Update: Herd immunity forecast

We’ll reach the promised land by early June … maybe earlier!

That’s later than Dr. Makary (“We’ll Have Herd Immunity by April”.) … but way sooner than Dr. Fauci, who’s still pitching Christmas (or just before the 2022 elections).

In prior posts, we’ve worked through the logic of our simple forecasting model.

See Herd Immunity: By the Numbers

Our foundational premise: People develop immunity to COVID in 2 main ways: (1) by surviving a COVID infection and developing “natural immunity, or (2) by getting vaccinated.

So, if those 2 groups add up to 200 million (80% of the 225 million adults 18 & over), we’ve reached the promised land: herd immunity.

Statistical note: There is some overlap between the 2 groups, namely people who get vaccinated even though they have survived Covid infections and likely have natural immunity.  Our forecast adjusts for the overlap.

Based on our assumptions (which are delineated below, after the table) and our calculations, we’ll most likely get to herd immunity before summer.

Specifically, in May in our likely scenario (think: 80% likely) … early June in our highly likely scenario (think: near certainty)


Below are our key assumptions & calculations


Key assumptions & calculations:

> Relevant population (line 2): 250 million adults 18 & over … excludes under 18 since they are minimally susceptible to Covid and are not authorized for vaccines

> Herd immunity target (lines 3 & 4): 200 million (80% of the 225 million adults 18 & over); 80% is Fauci’s current proclamation (though he keeps upping it as we get closer to the goal line).

> VAX 1st shots (line 5): As reported by the CDC. Assumes that people only require the 1st shot of Pfizer / Moderna to be substantially immunized (roughly 80% effectiveness); J&J only requires one shot (70% effectiveness).

> Confirmed cases (line 6): As reported by the CDC.

> Detection rate (line 7): IHME estimates the true number of infected individuals in the US is roughly 2 to 4 times higher than the number of reported (aka. “confirmed”) cases.  Said differently, only 25% to 50% of all infections are detected. The vast majority of undetected cases (i.e. untested and unreported) are asymptomatic infections.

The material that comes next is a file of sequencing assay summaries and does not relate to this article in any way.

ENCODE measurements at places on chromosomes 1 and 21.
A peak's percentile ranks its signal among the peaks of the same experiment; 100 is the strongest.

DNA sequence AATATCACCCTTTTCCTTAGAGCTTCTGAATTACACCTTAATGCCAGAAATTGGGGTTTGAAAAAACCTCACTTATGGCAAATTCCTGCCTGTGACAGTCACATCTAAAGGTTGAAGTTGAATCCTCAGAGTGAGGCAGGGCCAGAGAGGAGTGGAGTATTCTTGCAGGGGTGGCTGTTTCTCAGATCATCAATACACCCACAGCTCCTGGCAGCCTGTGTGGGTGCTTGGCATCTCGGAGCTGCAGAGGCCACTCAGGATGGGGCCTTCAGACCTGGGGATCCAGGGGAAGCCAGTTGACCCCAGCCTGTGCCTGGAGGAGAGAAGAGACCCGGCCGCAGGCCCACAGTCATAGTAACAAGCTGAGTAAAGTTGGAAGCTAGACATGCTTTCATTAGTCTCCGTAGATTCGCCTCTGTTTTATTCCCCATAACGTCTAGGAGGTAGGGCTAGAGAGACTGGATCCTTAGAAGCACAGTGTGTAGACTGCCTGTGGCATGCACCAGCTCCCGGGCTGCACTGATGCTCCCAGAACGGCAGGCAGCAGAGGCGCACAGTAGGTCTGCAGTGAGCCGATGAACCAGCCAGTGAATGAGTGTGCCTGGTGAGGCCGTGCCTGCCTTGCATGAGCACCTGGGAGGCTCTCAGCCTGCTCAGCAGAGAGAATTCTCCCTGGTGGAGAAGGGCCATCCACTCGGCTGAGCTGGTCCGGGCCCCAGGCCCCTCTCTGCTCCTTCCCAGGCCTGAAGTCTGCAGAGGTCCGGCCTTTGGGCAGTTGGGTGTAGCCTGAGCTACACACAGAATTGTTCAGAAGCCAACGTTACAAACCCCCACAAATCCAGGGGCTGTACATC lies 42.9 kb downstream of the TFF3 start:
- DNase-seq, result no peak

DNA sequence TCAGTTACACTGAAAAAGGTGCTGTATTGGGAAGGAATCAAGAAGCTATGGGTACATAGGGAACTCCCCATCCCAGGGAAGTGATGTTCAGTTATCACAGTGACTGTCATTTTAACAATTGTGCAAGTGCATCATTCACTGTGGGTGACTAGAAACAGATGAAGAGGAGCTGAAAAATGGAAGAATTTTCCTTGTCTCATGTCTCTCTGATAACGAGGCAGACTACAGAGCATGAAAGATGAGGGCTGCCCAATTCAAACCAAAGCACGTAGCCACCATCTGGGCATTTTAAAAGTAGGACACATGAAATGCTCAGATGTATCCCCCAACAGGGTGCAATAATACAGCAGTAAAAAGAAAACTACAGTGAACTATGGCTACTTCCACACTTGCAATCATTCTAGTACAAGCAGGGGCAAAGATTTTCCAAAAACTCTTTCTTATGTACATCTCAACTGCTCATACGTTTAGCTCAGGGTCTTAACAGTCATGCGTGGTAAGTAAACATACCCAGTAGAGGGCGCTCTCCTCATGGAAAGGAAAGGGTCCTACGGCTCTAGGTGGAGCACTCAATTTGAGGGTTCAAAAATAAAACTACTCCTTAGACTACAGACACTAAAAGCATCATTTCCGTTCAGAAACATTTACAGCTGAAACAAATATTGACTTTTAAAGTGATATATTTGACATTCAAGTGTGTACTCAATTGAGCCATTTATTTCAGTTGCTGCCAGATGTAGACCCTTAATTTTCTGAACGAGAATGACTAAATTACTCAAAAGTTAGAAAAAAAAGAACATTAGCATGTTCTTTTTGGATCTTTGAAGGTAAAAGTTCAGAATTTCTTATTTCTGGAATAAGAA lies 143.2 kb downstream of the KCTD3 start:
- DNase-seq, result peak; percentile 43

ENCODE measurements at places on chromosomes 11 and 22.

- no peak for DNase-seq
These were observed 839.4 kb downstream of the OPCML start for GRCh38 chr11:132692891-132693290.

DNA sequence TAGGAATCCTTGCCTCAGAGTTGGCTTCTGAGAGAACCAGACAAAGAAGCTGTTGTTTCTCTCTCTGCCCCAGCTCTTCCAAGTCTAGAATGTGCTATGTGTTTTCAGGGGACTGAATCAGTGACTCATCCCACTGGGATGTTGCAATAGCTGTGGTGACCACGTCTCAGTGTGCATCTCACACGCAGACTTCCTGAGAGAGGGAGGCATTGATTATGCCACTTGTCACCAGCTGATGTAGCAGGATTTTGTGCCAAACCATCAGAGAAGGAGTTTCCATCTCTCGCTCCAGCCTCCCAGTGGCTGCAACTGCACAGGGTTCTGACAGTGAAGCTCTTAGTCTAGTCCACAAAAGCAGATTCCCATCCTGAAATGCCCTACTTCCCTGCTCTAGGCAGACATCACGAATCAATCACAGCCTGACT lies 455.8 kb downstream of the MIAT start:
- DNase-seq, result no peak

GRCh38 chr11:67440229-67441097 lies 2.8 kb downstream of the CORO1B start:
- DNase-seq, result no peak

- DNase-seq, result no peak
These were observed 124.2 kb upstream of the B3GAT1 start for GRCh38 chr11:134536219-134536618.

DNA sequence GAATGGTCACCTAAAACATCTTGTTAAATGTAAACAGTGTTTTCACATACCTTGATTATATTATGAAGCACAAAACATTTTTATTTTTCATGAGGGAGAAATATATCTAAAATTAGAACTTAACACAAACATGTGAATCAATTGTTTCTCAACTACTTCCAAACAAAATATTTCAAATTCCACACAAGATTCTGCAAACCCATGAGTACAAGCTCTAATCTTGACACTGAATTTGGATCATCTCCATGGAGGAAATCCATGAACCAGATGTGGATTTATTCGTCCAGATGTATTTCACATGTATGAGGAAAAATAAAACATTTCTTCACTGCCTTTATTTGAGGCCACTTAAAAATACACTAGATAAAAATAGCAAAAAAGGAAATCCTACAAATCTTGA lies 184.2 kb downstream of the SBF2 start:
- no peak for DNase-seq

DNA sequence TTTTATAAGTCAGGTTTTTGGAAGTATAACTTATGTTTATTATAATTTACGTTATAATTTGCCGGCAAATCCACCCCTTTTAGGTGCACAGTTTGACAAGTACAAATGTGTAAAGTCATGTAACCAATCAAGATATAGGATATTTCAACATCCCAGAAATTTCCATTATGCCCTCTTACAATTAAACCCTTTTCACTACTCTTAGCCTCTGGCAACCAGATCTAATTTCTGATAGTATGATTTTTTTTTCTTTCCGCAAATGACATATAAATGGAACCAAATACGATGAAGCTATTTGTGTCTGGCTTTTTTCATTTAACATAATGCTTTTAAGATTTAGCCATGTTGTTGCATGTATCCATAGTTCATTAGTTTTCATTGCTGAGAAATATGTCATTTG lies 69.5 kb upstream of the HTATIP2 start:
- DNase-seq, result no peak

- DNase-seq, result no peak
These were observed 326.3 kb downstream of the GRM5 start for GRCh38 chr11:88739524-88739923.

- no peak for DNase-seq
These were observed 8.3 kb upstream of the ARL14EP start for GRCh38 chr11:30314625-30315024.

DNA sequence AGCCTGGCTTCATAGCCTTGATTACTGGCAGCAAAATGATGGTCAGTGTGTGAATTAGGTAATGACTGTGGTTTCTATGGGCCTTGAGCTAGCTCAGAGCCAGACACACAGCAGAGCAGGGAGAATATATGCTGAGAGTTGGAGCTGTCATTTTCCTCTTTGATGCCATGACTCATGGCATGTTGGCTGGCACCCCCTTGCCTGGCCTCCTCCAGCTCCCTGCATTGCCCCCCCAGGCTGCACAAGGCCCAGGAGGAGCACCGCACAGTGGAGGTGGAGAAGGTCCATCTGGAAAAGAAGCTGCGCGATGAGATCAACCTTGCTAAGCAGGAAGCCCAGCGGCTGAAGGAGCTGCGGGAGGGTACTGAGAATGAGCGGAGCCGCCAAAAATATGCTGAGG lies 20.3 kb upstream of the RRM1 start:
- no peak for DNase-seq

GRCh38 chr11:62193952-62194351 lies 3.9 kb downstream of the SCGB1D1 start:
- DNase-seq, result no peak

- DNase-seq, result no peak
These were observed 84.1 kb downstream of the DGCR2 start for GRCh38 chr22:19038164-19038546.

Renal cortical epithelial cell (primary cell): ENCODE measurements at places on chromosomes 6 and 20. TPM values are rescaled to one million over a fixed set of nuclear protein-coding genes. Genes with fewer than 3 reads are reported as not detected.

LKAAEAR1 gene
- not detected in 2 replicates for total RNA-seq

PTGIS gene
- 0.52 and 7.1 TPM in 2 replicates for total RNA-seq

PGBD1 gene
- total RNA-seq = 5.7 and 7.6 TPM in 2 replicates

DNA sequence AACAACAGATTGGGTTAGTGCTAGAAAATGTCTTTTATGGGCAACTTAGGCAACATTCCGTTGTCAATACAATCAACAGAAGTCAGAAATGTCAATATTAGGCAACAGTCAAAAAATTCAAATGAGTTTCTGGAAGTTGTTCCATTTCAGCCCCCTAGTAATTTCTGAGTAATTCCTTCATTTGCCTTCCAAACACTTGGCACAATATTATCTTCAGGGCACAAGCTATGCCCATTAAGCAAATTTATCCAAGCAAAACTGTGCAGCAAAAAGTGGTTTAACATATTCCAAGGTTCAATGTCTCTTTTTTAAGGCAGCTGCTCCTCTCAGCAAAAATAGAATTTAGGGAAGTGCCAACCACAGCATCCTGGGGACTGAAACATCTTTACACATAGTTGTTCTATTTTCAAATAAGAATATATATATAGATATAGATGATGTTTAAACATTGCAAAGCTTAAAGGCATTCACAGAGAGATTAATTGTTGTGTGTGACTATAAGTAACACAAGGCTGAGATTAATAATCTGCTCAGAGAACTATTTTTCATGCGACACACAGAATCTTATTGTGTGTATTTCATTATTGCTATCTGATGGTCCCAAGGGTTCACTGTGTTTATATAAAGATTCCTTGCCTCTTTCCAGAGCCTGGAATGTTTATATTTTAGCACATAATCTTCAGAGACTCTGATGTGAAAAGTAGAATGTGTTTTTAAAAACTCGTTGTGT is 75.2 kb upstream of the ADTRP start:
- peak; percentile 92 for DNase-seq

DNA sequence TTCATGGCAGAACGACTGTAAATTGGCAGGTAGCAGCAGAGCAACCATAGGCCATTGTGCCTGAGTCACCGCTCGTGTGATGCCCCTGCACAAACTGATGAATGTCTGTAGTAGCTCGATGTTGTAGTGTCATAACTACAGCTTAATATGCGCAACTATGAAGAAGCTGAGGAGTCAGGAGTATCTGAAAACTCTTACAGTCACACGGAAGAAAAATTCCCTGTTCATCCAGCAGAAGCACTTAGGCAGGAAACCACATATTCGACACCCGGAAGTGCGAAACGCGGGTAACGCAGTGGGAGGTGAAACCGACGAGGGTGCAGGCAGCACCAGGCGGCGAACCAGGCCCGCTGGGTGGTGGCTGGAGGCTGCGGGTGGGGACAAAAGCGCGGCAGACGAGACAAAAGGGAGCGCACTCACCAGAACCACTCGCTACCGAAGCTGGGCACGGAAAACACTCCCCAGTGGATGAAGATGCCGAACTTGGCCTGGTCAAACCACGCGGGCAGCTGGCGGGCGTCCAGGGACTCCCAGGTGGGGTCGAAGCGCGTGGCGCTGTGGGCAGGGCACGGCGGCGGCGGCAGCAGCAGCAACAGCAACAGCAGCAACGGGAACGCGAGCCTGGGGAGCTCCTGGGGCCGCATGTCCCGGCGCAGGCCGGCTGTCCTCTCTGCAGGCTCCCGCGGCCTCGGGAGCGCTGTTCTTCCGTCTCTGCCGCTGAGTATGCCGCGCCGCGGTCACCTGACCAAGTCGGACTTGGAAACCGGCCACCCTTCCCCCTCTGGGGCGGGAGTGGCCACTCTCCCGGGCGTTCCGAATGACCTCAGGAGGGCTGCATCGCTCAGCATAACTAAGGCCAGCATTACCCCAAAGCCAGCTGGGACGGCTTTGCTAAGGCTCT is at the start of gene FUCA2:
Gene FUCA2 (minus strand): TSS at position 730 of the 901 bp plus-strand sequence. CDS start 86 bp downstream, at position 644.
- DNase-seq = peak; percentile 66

> Total Pre-Infected (line 8): The total of already confirmed cases and the estimated number of unreported cases (i.e. those not detected or confirmed by testing).  All of these people are presumed to have developed “natural” immunities.

> Total Immune (line 9): The sum of people vaccinated (with at least 1st shots) and the total number of people previously infected with the virus. This total assumes that no previously infected people have been vaccinated.  This assumption is relaxed in subsequent steps.

> Base # of vaccinations required (line 10): This is the minimum number of 1st shots required to reach herd immunity.  It assumes that no previously infected people have been vaccinated.

> Pre-infected people who get vaccinated (lines 11 & 12): In the likely case, it is assumed that 50% of all previously infected people get vaccinated (even though they have natural immunity from their infections). In the highly likely scenario, it is assumed that all previously infected people get vaccinated.

> Net # of vaccinations required (line 13): The sum of the base # (which assumes that no pre-infected people get vaccinated) and the number of pre-infected people who do get vaccinated.

> Shots per day (line 14): Estimated current running rate of vaccinations adjusted for the increasing inclusion of the J&J vaccines.

> Percentage and number of 1st shots (lines 15 & 16): Assumes that Pfizer & Moderna shots are split evenly between 1st and 2nd shots … and that all J&J are 1st (and only) shots.

> Days until herd immunity (line 17): The gross number of vaccinations required divided by the number of shots per day … adjusted for the mix of 1st shots and 2nd shot mix.


Stay tuned for periodic updates…


DISCLAIMER: I’m not a medical professional or scientist — just a curious, self-interested guy.  So, don’t take anything that I say or write as medical advice. Get that from your doctor!

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